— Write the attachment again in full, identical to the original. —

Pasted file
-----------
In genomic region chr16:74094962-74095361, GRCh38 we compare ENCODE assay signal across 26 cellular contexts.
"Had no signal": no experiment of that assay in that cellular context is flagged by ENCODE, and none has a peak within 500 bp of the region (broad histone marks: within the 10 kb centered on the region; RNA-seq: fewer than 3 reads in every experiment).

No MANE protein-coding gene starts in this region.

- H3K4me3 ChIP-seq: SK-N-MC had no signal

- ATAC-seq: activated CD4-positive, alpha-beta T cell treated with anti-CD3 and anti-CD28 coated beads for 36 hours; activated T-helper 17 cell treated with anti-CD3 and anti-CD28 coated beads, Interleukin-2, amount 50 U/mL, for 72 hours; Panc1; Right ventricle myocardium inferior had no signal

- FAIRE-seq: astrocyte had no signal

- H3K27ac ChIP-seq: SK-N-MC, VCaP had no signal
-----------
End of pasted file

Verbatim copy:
In genomic region chr16:74094962-74095361, GRCh38 we compare ENCODE assay signal across 26 cellular contexts.
"Had no signal": no experiment of that assay in that cellular context is flagged by ENCODE, and none has a peak within 500 bp of the region (broad histone marks: within the 10 kb centered on the region; RNA-seq: fewer than 3 reads in every experiment).

No MANE protein-coding gene starts in this region.

- H3K4me3 ChIP-seq: SK-N-MC had no signal

- ATAC-seq: activated CD4-positive, alpha-beta T cell treated with anti-CD3 and anti-CD28 coated beads for 36 hours; activated T-helper 17 cell treated with anti-CD3 and anti-CD28 coated beads, Interleukin-2, amount 50 U/mL, for 72 hours; Panc1; Right ventricle myocardium inferior had no signal

- FAIRE-seq: astrocyte had no signal

- H3K27ac ChIP-seq: SK-N-MC, VCaP had no signal